/ Food & Drink

Butter in baking: what are the alternatives?

The price of butter hit a record seasonal high in April, fuelled by consumer demand and limited milk supplies. If you’re concerned by costs, are there alternatives?

Butter prices hit record monthly highs in April following lower than expected milk production, pushing the price 25 per cent higher than it was just a year ago.

But it’s not just milk supply affecting price: consumer demand for fats is growing, pushing the price higher.

Studies re-assessing the link between saturated fats and heart disease have encouraged consumers to re-embrace butter in cooking and baking, Farmers’ Weekly say.

So as the price increases, how concerned should those of us who bake regularly be? And are there any alternatives?

Butter background

In baking, butter adds tenderness, moistness and smoothness to recipes – and a distinct taste – but, technically, other fats can also fulfil these functions.

So over the years I have experimented with alternatives, often under the guise of trying to be healthier – as nothing puts you off eating your cake than seeing exactly how much butter and sugar goes in it.

I’ve tried oils, cream and the odd vegetable to act as the wet ingredient and to provide the texture. But can anything really replace butter in baking?

What are the alternatives?

Many of the ‘healthier’ recipes I’ve come across – think those you find in ‘raw’, ‘clean’ and Vegan cookbooks – substitute avocados or coconut oil for butter, but on supermarket shelves these are often more expensive than butter.

For a moister and less perishable cake, substitutes such as vegetable oil are more common. I find this works well in chocolate cakes and is cheaper than butter.

Rachel Allen has a recipe for a butter-less cake, which i stumbled across at the weekend while looking for a sponge recipe, where water stands in for the wet ingredients – but I’ve not given this a go myself.

In terms of that old popular baking staple, margarine, I can’t say I’ve used it in since the 90s. I got lost in the polyunsaturated, monounsaturated and trans fat battles of that era – and stuck to butter, with an approach of a little and not too often as part of a balanced diet.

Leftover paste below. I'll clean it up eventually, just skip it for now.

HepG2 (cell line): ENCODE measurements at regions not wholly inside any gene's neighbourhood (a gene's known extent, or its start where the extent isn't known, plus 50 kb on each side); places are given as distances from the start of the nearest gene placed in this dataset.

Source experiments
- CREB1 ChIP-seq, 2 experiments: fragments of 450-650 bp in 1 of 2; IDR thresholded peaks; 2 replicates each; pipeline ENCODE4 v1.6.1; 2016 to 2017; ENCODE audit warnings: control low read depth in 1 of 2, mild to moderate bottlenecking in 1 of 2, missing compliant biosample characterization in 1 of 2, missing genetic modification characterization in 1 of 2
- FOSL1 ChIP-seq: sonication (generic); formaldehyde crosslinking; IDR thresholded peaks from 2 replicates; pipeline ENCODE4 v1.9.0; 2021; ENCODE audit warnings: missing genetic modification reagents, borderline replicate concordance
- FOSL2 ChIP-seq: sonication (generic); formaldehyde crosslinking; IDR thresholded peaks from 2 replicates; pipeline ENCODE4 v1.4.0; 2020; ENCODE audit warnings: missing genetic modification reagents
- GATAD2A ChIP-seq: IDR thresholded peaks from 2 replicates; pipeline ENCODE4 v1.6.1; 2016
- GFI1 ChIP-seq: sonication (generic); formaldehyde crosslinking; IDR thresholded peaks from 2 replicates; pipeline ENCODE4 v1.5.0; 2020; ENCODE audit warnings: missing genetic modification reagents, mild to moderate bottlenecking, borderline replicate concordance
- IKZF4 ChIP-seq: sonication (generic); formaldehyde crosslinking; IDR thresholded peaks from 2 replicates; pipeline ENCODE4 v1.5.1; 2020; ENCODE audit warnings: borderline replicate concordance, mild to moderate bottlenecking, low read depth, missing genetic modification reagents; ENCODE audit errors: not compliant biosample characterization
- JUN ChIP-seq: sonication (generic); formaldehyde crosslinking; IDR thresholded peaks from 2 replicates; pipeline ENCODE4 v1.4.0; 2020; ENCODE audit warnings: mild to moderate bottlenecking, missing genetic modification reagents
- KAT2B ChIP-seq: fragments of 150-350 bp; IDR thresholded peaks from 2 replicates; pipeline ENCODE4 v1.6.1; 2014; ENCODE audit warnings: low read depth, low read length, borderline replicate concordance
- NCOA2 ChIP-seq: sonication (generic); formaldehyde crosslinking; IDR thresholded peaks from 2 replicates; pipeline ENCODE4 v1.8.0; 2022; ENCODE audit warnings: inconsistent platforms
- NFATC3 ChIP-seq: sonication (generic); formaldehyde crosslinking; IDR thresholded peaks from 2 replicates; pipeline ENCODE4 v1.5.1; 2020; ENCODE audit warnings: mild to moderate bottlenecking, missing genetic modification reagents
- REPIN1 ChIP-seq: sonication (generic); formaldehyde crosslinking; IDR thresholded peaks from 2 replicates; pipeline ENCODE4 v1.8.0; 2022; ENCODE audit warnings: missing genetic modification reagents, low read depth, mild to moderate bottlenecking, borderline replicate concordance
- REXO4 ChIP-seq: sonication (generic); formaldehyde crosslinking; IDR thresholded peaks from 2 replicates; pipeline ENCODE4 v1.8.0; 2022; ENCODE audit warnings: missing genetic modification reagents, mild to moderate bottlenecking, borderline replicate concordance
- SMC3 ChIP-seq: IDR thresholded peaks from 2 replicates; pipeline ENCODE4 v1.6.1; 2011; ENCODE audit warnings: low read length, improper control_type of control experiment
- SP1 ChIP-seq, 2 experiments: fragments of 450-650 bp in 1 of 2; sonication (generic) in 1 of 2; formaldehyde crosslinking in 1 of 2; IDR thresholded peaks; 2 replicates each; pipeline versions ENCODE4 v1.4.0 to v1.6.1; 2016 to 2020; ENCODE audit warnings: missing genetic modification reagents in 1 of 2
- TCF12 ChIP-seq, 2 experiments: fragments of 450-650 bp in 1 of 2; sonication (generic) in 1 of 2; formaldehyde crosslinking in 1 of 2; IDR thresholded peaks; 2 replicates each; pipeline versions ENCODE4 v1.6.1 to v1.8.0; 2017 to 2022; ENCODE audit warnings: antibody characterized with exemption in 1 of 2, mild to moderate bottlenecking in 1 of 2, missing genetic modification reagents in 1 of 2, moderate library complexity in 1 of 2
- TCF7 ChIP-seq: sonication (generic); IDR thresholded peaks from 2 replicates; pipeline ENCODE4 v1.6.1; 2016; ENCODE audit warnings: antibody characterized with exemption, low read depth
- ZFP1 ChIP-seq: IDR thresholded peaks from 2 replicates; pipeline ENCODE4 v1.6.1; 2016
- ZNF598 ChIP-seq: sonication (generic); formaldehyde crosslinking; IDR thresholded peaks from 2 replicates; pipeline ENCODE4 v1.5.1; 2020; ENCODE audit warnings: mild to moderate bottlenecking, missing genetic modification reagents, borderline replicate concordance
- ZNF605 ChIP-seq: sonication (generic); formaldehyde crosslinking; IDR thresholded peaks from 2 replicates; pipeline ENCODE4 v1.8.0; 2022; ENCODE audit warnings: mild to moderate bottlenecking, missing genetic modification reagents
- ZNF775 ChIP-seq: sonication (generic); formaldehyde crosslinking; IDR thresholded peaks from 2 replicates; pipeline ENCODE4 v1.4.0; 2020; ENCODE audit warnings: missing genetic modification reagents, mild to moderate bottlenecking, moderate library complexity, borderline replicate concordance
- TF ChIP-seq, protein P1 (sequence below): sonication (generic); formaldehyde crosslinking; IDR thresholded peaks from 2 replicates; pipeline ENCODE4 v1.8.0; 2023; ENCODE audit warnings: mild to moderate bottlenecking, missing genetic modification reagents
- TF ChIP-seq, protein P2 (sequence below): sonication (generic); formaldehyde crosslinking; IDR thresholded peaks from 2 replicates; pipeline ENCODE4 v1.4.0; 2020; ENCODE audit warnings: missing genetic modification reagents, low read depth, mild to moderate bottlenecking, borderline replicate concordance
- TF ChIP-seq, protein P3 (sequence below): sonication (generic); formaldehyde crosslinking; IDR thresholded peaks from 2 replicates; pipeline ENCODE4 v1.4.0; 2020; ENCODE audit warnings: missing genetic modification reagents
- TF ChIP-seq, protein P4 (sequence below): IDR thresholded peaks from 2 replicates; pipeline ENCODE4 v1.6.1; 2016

(And, yes, I believe that cake can form part of a balanced diet, as long as you are not eating it everyday!)

Anyway, because of its higher water content, margarine can’t be substituted like-for-like in butter recipes – so it’s not as versatile as you might think.

What about toppings?

Most cakes aren’t complete without a filling or topping, so what are the alternatives to butter here?

A simple glacé icing – of just icing sugar and water mixed together – can make a wonderful sticky glaze on many cakes.

And of course, whipped cream can work wonders on a Victoria sponge, with jam to sweeten.

Melted chocolate too can finish off a cake. I also sometimes use edible flowers on my cakes or just leave them bare.

My baking

I am traditionalist when it comes to many cakes, with Mary Berry and Lorraine Pascale being my go-to advisors – so there’s little chance I’ll be giving up butter anytime soon.

Of course, I’ll continue to experiment round the edges with new alternatives where they offer something new to my repertoire.

But I’m used to the reliable taste and texture I get when baking with butter. And if that means paying a bit more for it at the till, I’m prepared for that.

Is butter key to your baking? Or do you use alternatives like avocados?

What's your favoured 'wet' ingredient for baking?

Butter (65%, 217 Votes)

Margarine (15%, 50 Votes)

Vegetable oil (8%, 27 Votes)

Water (7%, 25 Votes)

Nothing – I like my cakes dry and unpalatable. (3%, 11 Votes)

Avocados (2%, 6 Votes)

Total Voters: 336

Loading ... Loading ...
Comments
Member